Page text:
contain membrane-bound organelles such as the nucleus, mitochondria, endoplasmic reticulum, golgi
apparatus, lysosomes, and peroxisomes.

Plant Growth:

1. Growth continues throughout the life of the plant.

2. Here the growth involves increases in the number of parts.

3. Growth take place during definite seasons.

4. Growing pattern is distinct each species.

5. Plant possess well-defined growing regions.

6. A seedling does not resemble an adult plant.

7. A juvenile stage with distinct may be present in the life-history of a plant.

8. Growth is by addition of new parts ahead or around the older ones.

Animal Growth:
1. Growth takes place for definite periods before maturity.

2. Here it does not involve increase in the number of parts.


3. Each species has a distinct season for growth.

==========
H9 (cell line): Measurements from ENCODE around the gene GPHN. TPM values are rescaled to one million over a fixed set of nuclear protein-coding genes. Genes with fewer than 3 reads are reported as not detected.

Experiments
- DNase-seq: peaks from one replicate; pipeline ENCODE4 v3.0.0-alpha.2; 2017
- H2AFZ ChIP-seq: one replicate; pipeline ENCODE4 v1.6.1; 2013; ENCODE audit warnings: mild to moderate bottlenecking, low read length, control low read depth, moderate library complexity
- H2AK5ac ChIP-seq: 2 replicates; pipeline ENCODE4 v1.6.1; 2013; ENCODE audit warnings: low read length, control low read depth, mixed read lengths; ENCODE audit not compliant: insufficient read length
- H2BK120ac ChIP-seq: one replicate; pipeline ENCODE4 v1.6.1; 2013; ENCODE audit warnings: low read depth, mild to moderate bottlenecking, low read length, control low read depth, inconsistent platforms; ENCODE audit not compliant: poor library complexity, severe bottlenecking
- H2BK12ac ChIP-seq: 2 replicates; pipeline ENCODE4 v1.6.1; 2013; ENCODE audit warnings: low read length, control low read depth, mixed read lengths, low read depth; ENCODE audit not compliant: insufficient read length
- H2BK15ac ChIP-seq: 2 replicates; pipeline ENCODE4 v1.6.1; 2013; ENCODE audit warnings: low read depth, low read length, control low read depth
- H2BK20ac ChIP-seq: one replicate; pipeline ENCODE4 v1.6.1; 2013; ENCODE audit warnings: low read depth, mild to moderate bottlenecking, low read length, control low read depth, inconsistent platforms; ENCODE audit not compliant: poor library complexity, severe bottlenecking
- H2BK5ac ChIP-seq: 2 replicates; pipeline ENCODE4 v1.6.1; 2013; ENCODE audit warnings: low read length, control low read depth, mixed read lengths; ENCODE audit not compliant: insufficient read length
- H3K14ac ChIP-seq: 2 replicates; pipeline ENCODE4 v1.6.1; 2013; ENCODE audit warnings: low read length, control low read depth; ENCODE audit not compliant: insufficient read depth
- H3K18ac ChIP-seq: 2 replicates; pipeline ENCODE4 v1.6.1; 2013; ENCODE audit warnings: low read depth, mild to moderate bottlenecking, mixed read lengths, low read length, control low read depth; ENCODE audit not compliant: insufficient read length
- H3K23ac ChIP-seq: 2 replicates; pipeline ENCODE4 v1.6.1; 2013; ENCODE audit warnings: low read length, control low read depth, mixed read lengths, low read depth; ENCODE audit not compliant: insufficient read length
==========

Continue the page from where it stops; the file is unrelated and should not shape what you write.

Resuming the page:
4. Growing pattern is absent.

5. They have no such defined growing regions.

6. The young one are identical to adults except in the body size and sexual maturity.

7. A juvenile stage with different morphology does not occur in higher animal.

8. Growth is diffused by all round increases in different organs of the body.

The embryonic development of plants and animals is different. Plants show immediate growth, animals
do not at first. The cells of plants differ immediately, whereas this is not the case with animals. Plants are
solid and animals have two body cavities. Animals bend inwards and make a body cavity and plants do
not form an inner space.

c) Nutrition
The bodies of all living things are made primarily out of the chemical elements carbon, hydrogen, oxygen,
and nitrogen. So in order to maintain its body and grow, every living thing requires a constant supply of
these four elements. In addition, all living things require a number of other chemical elements including: